Flywheels that spin 15,000 times a minute, developed by Beacon Power in Massachusetts, provide another way of regulating the flow of power. On Nov. 23, construction will begin on a 20-megawatt facility that stores and dispenses power using the mechanical energy of spinning wheels set into motion by a extra electricity. Unlike the large batteries, the wheels cannot hold energy for a long period of time because friction slows them down, but they work well for smoothing out power fluctuations.
Sale on batteries
Chemical batteries do not rely on features of the local landscape and offer longer-term energy storage, making them an attractive option for use as energy storage repositories in the future. Efforts are underway to develop new battery chemistries that range from creating advanced version of lead batteries to improving the capabilities of the lithium-ion batteries that currently power laptops and hybrid cars.
Today's biggest batteries -- including the one in Minnesota and a device intended for emergency power in Texas by the utility company American Electric Power -- are made by the Japanese ceramics company NGK Insulators. Incentives for renewable power offered by the island nation have led to the installation of NGK's largest battery, more than five times bigger than the Minnesota battery.
The chemistry inside these sodium-sulfur batteries is similar to that of the lead acid battery inside of a car. In the car battery, a chemical reaction provides power by sending electrons from one lead plate to another through a liquid called an electrolyte. NGK batteries replace the lead plates with molten sulfur and molten salt and the liquid electrolyte with a solid piece of ceramic that allows electrons to flow between the two hot liquids.
This gives the batteries a much longer lifetime than car battery chemistry would allow. NGK guarantees them for 15 years (4,500 charge and discharge cycles), during which their efficiency at absorbing and discharging energy drops from about 92 to 75 percent.
But experts agree that sodium-sulfur batteries are still too expensive to affordably achieve the gigawatts of energy storage that will be needed to reach state goals.
"The first thing we need to do is to lower the price of battery systems," said Imre Gyuk, manager for the DOE Energy Storage Research Program. "We also need to increase the cycle life of these systems and improve their reliability."
ARPA-E's new awards are focused on price-cutting technologies in early stages of development.
Battery manufacturer EaglePicher, working in partnership with the Pacific Northwest National Laboratory, received $7.2 million to modify the sodium sulfur batteries. The researchers are hoping to lower the operating temperature and slow down the corrosion that limits battery life by thinning the ceramic plate that separates the components inside.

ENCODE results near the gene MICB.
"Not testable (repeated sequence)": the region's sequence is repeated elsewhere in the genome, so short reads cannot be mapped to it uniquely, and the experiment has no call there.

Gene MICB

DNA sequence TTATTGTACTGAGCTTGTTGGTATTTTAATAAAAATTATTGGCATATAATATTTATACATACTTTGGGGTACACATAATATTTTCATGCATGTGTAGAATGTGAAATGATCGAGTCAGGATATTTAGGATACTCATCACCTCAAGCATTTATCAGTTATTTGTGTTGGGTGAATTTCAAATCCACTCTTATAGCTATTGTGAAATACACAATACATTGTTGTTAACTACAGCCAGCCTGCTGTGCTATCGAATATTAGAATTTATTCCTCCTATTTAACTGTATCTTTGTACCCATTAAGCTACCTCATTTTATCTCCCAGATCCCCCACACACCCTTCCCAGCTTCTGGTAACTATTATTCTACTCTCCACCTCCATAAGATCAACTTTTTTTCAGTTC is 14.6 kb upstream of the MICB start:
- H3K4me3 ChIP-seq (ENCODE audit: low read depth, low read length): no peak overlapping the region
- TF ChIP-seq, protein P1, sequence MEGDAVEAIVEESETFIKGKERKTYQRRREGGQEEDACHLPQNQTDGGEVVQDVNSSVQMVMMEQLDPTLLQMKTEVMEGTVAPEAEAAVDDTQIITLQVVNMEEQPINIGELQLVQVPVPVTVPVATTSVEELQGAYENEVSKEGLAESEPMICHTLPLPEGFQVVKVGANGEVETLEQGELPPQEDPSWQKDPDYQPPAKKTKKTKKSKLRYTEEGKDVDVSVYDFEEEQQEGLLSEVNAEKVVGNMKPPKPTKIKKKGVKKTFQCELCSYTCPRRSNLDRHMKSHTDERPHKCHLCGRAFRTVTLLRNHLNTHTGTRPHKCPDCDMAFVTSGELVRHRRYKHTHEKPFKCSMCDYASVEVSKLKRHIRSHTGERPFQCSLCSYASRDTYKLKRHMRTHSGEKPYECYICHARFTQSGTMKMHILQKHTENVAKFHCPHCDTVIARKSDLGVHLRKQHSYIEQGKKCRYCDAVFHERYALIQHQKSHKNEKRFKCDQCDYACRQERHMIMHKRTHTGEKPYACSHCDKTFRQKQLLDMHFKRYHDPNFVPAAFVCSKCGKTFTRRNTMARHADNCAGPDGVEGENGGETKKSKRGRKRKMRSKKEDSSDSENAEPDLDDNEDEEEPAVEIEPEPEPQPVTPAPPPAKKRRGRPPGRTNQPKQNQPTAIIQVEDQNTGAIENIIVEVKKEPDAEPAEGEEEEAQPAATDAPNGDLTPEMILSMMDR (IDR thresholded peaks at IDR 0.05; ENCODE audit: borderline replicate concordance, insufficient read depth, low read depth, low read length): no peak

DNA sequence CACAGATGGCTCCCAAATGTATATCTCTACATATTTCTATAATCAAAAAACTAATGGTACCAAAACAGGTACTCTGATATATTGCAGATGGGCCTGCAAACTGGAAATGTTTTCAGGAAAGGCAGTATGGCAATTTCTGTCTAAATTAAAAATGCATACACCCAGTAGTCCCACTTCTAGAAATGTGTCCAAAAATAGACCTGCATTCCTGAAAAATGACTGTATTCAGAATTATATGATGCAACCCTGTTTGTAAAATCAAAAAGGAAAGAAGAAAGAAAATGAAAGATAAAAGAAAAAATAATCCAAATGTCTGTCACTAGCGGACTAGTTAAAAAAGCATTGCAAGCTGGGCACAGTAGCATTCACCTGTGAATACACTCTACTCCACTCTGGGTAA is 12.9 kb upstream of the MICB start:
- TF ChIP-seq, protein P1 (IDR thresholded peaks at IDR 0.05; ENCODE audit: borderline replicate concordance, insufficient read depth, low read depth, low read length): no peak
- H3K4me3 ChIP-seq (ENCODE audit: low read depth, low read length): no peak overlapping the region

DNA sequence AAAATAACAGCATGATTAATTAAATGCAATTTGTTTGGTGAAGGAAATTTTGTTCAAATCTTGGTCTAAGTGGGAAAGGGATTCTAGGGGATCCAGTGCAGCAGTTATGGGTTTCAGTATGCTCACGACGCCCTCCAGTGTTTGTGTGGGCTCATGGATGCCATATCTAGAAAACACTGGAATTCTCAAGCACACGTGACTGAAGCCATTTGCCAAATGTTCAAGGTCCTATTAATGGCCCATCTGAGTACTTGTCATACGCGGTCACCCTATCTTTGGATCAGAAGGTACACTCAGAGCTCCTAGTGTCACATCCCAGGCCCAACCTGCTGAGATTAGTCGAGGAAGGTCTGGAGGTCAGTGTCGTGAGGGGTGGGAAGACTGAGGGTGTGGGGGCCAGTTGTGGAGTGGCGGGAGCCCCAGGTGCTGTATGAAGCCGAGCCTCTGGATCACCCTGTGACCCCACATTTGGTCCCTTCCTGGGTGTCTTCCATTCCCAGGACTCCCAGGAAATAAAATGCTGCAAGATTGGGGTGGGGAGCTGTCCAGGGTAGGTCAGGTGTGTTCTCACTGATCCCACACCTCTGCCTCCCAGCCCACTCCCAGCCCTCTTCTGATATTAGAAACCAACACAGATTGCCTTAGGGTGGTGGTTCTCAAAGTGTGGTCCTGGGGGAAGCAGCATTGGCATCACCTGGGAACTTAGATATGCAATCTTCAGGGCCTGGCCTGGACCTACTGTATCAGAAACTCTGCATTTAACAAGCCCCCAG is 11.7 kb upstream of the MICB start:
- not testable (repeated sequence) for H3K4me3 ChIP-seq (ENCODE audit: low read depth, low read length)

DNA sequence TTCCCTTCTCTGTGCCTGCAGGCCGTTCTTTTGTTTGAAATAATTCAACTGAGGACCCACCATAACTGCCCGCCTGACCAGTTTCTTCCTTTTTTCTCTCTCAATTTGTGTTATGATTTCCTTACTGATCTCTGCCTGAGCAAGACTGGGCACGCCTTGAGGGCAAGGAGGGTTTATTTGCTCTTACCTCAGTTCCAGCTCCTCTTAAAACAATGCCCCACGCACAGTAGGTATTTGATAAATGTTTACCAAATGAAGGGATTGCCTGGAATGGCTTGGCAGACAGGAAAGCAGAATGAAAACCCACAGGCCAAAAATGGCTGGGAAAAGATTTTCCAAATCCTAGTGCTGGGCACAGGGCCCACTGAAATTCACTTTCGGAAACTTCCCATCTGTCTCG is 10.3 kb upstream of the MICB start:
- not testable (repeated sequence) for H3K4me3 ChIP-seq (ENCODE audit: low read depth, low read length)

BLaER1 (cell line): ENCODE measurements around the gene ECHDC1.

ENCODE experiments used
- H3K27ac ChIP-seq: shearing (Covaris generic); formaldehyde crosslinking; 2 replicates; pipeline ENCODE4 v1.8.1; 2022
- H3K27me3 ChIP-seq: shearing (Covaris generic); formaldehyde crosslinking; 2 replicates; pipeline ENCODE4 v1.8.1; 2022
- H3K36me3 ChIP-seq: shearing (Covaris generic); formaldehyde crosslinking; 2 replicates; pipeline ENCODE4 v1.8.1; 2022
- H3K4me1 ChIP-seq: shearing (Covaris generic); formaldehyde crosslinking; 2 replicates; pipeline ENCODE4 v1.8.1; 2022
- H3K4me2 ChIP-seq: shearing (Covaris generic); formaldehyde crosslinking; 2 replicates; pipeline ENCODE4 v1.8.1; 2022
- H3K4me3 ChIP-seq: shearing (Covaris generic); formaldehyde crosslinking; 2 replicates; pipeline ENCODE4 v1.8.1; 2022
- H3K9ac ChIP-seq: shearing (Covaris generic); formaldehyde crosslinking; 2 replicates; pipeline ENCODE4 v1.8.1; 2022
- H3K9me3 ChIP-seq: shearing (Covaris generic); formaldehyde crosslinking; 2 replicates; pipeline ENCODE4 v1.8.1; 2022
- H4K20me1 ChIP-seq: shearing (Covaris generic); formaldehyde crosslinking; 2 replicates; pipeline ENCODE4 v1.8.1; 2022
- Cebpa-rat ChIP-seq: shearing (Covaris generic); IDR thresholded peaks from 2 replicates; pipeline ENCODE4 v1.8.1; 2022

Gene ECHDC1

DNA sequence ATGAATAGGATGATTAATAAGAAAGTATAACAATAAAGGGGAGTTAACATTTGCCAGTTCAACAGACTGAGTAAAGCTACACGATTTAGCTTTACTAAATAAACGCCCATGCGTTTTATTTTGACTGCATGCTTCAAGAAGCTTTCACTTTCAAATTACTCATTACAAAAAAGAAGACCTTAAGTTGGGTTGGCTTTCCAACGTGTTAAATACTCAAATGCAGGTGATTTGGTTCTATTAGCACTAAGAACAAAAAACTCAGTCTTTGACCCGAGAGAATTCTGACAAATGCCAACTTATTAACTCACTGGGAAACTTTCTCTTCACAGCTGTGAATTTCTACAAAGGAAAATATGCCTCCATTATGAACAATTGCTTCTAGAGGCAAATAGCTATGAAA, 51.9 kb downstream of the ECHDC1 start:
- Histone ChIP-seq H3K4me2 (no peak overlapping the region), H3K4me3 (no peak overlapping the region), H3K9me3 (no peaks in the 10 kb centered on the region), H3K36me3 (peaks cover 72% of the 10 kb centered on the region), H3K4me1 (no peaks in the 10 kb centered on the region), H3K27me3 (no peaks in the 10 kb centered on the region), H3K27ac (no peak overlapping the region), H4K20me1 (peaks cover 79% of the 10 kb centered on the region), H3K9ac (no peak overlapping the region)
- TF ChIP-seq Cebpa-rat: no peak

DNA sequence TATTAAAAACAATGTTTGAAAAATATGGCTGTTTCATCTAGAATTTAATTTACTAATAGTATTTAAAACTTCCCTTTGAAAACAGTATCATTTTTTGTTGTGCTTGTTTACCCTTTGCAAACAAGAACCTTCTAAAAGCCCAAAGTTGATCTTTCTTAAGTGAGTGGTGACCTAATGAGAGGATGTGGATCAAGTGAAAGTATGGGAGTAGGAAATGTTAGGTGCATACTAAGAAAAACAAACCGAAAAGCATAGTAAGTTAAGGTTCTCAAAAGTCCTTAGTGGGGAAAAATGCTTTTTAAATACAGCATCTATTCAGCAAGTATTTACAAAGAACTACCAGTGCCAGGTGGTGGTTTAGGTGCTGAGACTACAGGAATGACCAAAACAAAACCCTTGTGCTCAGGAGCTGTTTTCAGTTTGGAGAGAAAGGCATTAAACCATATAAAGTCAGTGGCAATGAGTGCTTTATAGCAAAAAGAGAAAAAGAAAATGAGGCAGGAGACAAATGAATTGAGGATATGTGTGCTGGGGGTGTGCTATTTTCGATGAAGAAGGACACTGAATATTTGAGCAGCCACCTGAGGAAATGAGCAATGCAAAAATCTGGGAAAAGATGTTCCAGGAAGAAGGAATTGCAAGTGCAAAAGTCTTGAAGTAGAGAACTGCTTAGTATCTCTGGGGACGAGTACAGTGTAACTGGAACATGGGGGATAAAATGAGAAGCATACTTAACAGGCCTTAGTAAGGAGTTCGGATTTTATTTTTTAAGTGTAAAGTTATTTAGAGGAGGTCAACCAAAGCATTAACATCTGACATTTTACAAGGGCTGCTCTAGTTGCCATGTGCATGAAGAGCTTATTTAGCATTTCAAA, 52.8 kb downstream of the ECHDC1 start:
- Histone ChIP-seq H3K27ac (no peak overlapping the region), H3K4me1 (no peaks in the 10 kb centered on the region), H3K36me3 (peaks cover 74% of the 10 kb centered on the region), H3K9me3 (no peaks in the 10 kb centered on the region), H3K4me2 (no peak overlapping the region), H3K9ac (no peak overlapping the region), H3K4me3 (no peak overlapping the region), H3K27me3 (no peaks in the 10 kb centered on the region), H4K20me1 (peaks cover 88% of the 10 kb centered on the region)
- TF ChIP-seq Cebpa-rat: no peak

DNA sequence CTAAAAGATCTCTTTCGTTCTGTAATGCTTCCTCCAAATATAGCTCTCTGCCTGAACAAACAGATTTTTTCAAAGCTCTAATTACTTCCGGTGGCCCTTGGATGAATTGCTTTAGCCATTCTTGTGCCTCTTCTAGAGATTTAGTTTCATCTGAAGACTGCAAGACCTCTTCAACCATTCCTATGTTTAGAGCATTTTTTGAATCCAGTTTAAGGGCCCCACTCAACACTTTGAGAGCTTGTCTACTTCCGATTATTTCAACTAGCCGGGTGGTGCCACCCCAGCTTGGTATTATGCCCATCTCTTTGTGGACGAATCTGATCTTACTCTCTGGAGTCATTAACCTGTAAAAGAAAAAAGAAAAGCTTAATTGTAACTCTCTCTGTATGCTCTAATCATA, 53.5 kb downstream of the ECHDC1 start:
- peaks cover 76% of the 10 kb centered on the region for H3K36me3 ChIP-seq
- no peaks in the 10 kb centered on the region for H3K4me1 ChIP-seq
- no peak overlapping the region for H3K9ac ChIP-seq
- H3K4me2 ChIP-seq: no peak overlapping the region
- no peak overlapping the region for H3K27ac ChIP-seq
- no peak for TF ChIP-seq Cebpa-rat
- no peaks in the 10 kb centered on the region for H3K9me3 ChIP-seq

"PNL has already made prototype separators that reduce the operating temperature by 100 degrees Celsius [180 degrees Fahrenheit]," said Robert Higgins, director of new technology at Eagle Picher. "[The battery] will have a longer lifetime and a much lower cost."
Dan Sadoway of the Massachusetts Institute of Technology in Cambridge, Mass., received about $7 million on the strength of a prototype battery the size of an ink bottle that works in an entirely different way. His all-liquid device eschews expensive materials in favor of cheap metals like magnesium and antimony. The design operates around 1,300 degrees Fahrenheit, sandwiching a layer of molten salt between two layers of liquid metals.
Another ARPA-E award went to the FastCAP Systems Corporation, also located in Cambridge, Mass., which designs capacitors -- devices that store less energy than batteries but are able to release that energy much faster. FastCAP is working on increasing the surface area of capacitors to create ultracapacitors that could contain more electrical charge and store more energy. Their goal is to produce a device with the same energy density and energy storage capacities as batteries that would be capable of releasing power 20 times more effectively. An additional advantage of capacitor technology over battery technology is in their use of materials that are less toxic and available domestically.
"With ARPA-E, we are swinging from the heels and trying to hit home runs, not just base hits," Energy Secretary Steven Chu said. "This is high-risk, high reward research: if even one or two of these ideas become transformative technologies -- the next transistor or another Green Revolution -- this will be among the best investments we've ever made."
© 2009 Inside Science News Service